Book Review: Fangirl by Rainbow Rowell

September 2, 2014 Review 0 ★★

Book Review: Fangirl by Rainbow RowellFangirl by Rainbow Rowell
Series: Standalone
Published by St. Martin's Press on 2013 September 10
Genres: Contemporary
Pages: 445
Format: E-book
Source: Purchased
Buy on Amazon

From the author of the New York Times bestseller Eleanor & Park.

A coming-of-age tale of fan fiction, family and first love.

Cath is a Simon Snow fan.

Okay, the whole world is a Simon Snow fan...

But for Cath, being a fan is her life—and she’s really good at it. She and her twin sister, Wren, ensconced themselves in the Simon Snow series when they were just kids; it’s what got them through their mother leaving.

Reading. Rereading. Hanging out in Simon Snow forums, writing Simon Snow fan fiction, dressing up like the characters for every movie premiere.

Cath’s sister has mostly grown away from fandom, but Cath can’t let go. She doesn’t want to.

Now that they’re going to college, Wren has told Cath she doesn’t want to be roommates. Cath is on her own, completely outside of her comfort zone. She’s got a surly roommate with a charming, always-around boyfriend, a fiction-writing professor who thinks fan fiction is the end of the civilized world, a handsome classmate who only wants to talk about words... And she can’t stop worrying about her dad, who’s loving and fragile and has never really been alone.

For Cath, the question is: Can she do this?

Can she make it without Wren holding her hand? Is she ready to start living her own life? Writing her own stories?

And does she even want to move on if it means leaving Simon Snow behind?

Luxa: So…uhm…so…

Me: So what?

Luxa: 2.5 stars for this book?  Did you see the GR rating of this book?

Me: Yes. Is that important to what we’re going to talk about today?

Luxa:  Stop being bitchy. How come you gave this book a 2.5 star rating? Are you a hater on the loose?

Me: You sound like I am a convict.

Luxa: Damn right! Fangirl has a 4.36 average rating in GR.  You’re deviating from the norm. You should be fangirling over this book.

Me: Huh? Reading this book was already bad enough and you want me to do…to do that stuff? Do I look stupid?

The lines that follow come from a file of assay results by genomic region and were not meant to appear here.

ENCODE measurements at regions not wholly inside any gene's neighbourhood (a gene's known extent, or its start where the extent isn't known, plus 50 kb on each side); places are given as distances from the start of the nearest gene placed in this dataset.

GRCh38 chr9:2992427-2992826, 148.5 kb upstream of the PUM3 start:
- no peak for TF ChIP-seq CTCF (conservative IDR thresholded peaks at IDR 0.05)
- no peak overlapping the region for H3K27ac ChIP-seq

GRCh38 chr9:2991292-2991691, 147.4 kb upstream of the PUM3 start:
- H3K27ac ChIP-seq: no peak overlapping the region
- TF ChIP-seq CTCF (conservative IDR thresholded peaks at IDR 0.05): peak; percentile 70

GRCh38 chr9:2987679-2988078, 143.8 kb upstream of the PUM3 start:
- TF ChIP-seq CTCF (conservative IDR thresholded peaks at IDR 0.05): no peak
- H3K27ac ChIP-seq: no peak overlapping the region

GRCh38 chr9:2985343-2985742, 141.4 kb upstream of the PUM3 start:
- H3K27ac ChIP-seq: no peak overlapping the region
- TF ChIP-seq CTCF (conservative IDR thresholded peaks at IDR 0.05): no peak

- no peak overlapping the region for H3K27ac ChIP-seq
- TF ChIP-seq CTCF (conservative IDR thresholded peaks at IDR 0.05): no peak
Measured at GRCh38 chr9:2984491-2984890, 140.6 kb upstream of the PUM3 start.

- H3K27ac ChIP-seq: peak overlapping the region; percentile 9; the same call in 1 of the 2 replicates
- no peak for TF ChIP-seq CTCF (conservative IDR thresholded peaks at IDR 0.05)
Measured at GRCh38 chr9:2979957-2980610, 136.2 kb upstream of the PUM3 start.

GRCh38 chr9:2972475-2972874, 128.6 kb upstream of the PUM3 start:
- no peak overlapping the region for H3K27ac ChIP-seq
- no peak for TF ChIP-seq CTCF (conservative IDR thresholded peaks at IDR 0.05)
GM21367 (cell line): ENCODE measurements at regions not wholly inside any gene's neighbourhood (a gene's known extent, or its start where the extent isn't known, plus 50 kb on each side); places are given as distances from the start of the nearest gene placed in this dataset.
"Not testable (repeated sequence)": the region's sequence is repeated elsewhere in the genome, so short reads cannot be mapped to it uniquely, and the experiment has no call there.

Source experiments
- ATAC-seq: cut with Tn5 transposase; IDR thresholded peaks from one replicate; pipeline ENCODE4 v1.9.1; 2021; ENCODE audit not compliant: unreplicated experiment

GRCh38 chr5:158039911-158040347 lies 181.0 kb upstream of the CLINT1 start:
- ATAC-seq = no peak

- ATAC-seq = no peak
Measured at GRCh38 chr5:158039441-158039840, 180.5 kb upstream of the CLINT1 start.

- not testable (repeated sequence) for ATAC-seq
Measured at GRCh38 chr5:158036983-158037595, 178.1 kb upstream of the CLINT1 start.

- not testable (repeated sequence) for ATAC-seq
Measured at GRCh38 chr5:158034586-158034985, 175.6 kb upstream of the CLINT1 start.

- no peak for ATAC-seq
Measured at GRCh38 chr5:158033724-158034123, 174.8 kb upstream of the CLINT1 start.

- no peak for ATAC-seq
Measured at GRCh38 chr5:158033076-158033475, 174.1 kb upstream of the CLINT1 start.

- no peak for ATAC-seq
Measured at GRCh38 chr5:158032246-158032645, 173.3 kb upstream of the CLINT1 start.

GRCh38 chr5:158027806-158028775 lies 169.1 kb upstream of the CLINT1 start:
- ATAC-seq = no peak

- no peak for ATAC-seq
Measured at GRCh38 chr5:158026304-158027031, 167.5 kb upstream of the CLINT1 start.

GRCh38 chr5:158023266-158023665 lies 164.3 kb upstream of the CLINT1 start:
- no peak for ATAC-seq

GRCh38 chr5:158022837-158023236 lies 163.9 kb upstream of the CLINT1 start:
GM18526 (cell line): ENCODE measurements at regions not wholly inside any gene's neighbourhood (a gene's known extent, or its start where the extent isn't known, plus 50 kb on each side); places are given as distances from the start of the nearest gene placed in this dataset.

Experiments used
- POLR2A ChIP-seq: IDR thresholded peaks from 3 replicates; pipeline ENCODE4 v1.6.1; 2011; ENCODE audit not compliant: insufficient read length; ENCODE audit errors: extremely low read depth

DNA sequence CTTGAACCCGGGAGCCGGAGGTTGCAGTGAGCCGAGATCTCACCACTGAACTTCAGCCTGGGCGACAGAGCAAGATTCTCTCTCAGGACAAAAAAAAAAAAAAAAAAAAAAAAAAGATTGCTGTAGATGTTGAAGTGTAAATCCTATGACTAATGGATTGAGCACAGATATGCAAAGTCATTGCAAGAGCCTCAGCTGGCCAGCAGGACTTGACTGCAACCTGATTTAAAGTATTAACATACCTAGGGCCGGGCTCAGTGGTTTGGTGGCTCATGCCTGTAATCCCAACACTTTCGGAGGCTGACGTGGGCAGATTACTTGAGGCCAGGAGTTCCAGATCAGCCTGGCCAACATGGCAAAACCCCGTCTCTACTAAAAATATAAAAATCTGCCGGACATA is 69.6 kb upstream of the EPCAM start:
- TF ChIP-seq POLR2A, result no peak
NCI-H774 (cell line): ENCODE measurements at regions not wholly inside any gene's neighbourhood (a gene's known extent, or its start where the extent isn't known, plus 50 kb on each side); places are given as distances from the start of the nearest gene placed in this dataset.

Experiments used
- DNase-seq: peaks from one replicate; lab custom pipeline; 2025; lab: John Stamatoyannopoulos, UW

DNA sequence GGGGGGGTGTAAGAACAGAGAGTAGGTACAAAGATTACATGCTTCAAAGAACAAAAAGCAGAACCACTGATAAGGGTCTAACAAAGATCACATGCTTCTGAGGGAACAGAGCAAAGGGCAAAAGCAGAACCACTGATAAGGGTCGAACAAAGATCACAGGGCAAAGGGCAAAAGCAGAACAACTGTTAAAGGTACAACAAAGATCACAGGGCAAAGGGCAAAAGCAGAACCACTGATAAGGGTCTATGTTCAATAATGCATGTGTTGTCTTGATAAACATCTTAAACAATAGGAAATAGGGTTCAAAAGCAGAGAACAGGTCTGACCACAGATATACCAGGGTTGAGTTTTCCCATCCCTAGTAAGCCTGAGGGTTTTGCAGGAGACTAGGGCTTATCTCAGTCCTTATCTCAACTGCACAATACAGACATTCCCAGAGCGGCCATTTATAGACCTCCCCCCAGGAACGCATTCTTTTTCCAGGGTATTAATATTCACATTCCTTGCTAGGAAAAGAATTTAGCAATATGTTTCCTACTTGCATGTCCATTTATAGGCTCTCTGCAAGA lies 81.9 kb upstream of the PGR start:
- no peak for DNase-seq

A moment of silence.

Luxa: Okay. Let’s hear it.

Me: What about?

Luxa: About why you ruthlessly gave this book a two and a half star.

Me: Uhm. I don’t know. I am not you.

Luxa: Must we bring the lie detector device or Veritaserum?

Me: Don’t be lame.  You can always resort to force.

Luxa: Messy and you’re not worth it. So, is it because this book didn’t have JK Rowling’s name on its front cover?

Me: The truth is, Rainbow Rowell is JK Rowling’s 2nd pseudonym.

Except for the heavy thump of book on the floor, everything is silent.

Me: Of course. I’m kidding. I’m just telling you that your questions are absurd.

Luxa: Fine. But why? I swear, we will not leave this room until you answered me.

Me: Whatever. I don’t know. It’s not just for me. When I was reading it, I was horribly reminded of The Perks of Being a Wallflower.  Contemporary and Coming of age mixture does not really suit my taste.

Luxa: But why? I thought you like light, smart and funny stories? And I think there’s a bit of a drama here too. Those are all the ingredients you want in your books, right?

Me: Ahm… Yeah. The problem is I hardly felt anything while reading this book. It’s like I’m reading but I’m not understanding it. It felt dry and dismal.

Luxa:  Why?

Me: Hmmn… The Lumatere Chronicles might have sucked my bag of emotions dry.

Luxa: Oh jeez.  Get a grip of yourself.  Didn’t the characters jump at you? Cath, Wren, Levi and Reagan?

Me: Why would they jump at me? If they ever would, I would hardly feel the pain. They’re just paper dolls you know.  They’re just X and Y, no Z.

Luxa: But Cather? Levi? And Wren? Everyone’s sympathizing with Cath. And a lot of girls love Levi. You’re such an unfeeling little git.